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Assessing influence and selection in network-behavioural co-evolution with an application to smoking and alcohol consumption among adolescents. Christian.

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Presentation on theme: "Assessing influence and selection in network-behavioural co-evolution with an application to smoking and alcohol consumption among adolescents. Christian."— Presentation transcript:

1 Assessing influence and selection in network-behavioural co-evolution with an application to smoking and alcohol consumption among adolescents. Christian Steglich, Tom Snijders University of Groningen Mike Pearson Napier University Edinburgh Supported by the Netherlands Organisation for Scientific Research (NWO) under grant #

2 Empirical starting point: “Network autocorrelation” in cross-sectional data: Friends of smokers are smokers, friends of non-smokers are non-smokers. Small companies trade with small companies, large companies trade with large companies. Why that? Range of theoretical accounts: influence selection RC33 Sixth International Conference on Social Science Methodology, August 2004, Amsterdam

3 Influence / contagion paradigm: Properties of network neighbours are assimilated. Friends of smokers turn into smokers. Trade with big companies makes a company big. Selection paradigm: Network neighbourhood is chosen to match. Smokers choose other smokers as friends. Big companies do not trade with small companies. RC33 Sixth International Conference on Social Science Methodology, August 2004, Amsterdam

4 How can selection and influence be assessed and separated?  Longitudinal data are a prerequisite,  ‘panel density’ sufficiently high: RC33 Sixth International Conference on Social Science Methodology, August 2004, Amsterdam Lower actor reciprocates friendship Upper actor adapts to (re- ciprocal) friend Upper actor adapts to (per- ceived) friend Lower actor reciprocates friendship

5 Modelling of network-behavioural co-evolution Continuous time model  invisibility of to-and-fro changes in panel data poses no problem  evolution can be modelled in micro steps Observed changes are quite complex – they are interpreted as resulting from a sequence of micro steps. Actor-driven model  selection and influence conceptually belong to the actor level RC33 Sixth International Conference on Social Science Methodology, August 2004, Amsterdam

6 Formalization as stochastic process (1) State space Pair (x,z)(t) contains adjacency matrix x andvector(s) of behaviourals z at time point t. Transition probabilities Co-evolution is modelled by specifying probabilities for simple transitions between states (x,z)(t 1 ) and (x,z)(t 2 ) network micro step: (x,z)(t 1 ) and (x,z)(t 2 ) differ in one tie x ij only. behavioural micro step: (x,z)(t 1 ) and (x,z)(t 2 ) differ in one behavioural score z i only. RC33 Sixth International Conference on Social Science Methodology, August 2004, Amsterdam

7 Formalization as stochastic process (2) Timing of decisions / transitions Waiting times between decisions are assumed to be exponentially distributed (Markov process); they can depend on state, actor and time. Actor-driven modelling Micro steps are modelled as outcomes of an actor’s decisions; conditionally independent, given the current state. Schematic overview of model components Occurrence of decisionsDecision rule NetworkNetwork rate functionNetwork decision rule BehaviouralBehavioural rate functionBehavioural decision rule RC33 Sixth International Conference on Social Science Methodology, August 2004, Amsterdam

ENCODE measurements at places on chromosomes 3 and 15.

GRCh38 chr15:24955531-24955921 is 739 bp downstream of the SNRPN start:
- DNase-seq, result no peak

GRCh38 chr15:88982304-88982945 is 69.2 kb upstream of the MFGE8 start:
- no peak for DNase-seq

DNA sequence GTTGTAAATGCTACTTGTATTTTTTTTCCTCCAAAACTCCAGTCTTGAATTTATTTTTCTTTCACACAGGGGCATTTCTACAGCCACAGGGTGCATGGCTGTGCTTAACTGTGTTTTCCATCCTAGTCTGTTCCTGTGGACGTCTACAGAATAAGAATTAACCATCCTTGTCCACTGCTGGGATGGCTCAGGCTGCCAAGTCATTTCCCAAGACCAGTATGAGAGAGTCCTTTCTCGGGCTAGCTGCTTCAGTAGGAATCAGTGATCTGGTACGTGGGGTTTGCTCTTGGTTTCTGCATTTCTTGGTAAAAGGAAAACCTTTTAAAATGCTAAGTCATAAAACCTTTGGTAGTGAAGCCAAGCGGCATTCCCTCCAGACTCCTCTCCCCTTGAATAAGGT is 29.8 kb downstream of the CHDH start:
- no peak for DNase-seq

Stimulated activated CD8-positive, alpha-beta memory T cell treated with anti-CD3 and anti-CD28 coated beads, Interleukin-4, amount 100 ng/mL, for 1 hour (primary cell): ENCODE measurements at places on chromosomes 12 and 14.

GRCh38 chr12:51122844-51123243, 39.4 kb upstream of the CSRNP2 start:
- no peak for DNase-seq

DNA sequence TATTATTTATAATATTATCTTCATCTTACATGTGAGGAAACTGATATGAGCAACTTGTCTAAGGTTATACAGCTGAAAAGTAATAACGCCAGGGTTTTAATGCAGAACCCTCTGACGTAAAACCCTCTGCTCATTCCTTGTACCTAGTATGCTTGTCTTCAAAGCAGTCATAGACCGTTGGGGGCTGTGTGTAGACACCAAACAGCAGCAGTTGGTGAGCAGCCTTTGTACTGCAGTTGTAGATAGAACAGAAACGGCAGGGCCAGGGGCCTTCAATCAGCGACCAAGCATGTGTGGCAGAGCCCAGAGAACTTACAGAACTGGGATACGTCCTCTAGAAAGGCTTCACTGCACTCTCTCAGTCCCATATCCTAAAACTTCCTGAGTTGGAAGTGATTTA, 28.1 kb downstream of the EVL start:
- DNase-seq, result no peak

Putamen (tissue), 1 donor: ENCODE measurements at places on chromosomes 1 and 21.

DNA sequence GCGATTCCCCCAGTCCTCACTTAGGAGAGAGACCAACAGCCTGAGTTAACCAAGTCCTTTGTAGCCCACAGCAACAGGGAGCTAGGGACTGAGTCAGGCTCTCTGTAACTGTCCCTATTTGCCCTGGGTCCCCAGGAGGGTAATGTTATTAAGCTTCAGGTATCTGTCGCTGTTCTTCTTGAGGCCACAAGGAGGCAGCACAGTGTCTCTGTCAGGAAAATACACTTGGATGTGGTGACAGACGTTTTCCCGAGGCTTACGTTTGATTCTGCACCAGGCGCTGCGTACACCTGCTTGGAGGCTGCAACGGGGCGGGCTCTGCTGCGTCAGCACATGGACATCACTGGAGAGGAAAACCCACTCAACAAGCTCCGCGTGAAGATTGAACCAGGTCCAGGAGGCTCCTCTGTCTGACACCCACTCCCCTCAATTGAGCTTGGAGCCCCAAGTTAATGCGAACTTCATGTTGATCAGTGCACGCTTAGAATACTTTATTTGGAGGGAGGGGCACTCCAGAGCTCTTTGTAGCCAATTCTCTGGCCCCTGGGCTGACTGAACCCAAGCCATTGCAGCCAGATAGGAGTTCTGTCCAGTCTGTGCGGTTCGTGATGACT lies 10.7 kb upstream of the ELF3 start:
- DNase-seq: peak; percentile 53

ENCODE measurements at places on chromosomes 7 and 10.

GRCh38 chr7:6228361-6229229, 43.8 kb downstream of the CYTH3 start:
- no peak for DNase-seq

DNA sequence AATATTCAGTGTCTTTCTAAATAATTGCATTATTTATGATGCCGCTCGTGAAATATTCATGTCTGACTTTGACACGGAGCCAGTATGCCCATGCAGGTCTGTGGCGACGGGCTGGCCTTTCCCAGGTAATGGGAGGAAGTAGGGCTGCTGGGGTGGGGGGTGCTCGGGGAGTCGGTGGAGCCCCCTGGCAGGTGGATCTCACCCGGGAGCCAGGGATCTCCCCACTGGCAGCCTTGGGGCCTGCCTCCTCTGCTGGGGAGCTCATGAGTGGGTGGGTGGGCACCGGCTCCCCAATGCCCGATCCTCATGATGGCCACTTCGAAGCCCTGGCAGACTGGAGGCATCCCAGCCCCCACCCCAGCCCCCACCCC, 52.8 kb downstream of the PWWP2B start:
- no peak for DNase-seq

8 Modelling of the actors’ decisions (1) Network micro step by actor i Choice options - change tie variable to one other actor j - change nothing Maximize objective function + random disturbance Random part, i.i.d. over x, z, t, i, j, according to extreme value type I Deterministic part, depends on network-behavioural neighbourhood of actor i RC33 Sixth International Conference on Social Science Methodology, August 2004, Amsterdam

9 Choice probabilities resulting from distribution of  are of multinomial logit shape x(i,j) is the network obtained from x by changing tie to actor j; x(i,i) formally stands for keeping the network as is RC33 Sixth International Conference on Social Science Methodology, August 2004, Amsterdam

10 Objective function f is linear combination of effects, with parameters as effect weights. Examples: reciprocity effect measures the preference difference of actor i between right and left configuration transitivity effect i i i i j j j j kk RC33 Sixth International Conference on Social Science Methodology, August 2004, Amsterdam

11 Modelling of the actors’ decisions (2) Behavioural micro step by actor i Choice options - increase, decrease, or keep score on behavioural Maximize objective function + random disturbance Choice probabilities analogous to network part Assume independence also of the network random part Objective function different from the network objective function RC33 Sixth International Conference on Social Science Methodology, August 2004, Amsterdam

12 Modelling selection and influence (1) Influence and selection are based on a measure of behavioural similarity Friendship similarity of actor i : Actor i has two ways of increasing friendship similarity: by adapting own behaviour to that of friends j, or by choosing friends j who behave the same. RC33 Sixth International Conference on Social Science Methodology, August 2004, Amsterdam

13 Modelling selection and influence (2) Inclusion of friendship similarity in network objective function models transitions as these: Inclusion of friendship similarity in behavioural objective function models transitions as these: “classical” selection “classical” influence RC33 Sixth International Conference on Social Science Methodology, August 2004, Amsterdam